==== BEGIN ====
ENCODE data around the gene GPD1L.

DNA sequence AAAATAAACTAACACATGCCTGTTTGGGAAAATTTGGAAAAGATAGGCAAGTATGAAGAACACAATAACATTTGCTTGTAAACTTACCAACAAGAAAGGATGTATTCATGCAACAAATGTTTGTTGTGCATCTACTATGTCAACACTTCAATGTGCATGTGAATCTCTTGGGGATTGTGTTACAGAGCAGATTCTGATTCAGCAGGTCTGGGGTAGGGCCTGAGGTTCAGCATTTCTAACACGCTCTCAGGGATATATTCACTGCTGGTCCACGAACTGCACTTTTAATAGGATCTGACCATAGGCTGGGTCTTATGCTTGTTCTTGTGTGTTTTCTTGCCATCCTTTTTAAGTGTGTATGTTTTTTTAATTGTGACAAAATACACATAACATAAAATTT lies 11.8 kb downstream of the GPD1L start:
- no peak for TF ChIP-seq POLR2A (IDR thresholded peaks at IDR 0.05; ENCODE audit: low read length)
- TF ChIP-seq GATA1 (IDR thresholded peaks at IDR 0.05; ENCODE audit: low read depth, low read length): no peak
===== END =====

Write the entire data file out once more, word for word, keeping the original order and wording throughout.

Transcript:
ENCODE data around the gene GPD1L.

DNA sequence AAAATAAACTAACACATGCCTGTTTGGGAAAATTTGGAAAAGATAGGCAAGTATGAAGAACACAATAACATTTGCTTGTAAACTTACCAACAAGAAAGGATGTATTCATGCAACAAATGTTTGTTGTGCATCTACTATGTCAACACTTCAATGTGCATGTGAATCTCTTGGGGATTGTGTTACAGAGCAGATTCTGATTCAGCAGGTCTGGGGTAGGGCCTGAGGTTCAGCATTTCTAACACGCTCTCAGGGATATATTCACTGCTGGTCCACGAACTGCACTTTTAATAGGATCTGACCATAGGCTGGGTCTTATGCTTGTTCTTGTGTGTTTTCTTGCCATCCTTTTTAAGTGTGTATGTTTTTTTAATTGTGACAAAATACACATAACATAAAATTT lies 11.8 kb downstream of the GPD1L start:
- no peak for TF ChIP-seq POLR2A (IDR thresholded peaks at IDR 0.05; ENCODE audit: low read length)
- TF ChIP-seq GATA1 (IDR thresholded peaks at IDR 0.05; ENCODE audit: low read depth, low read length): no peak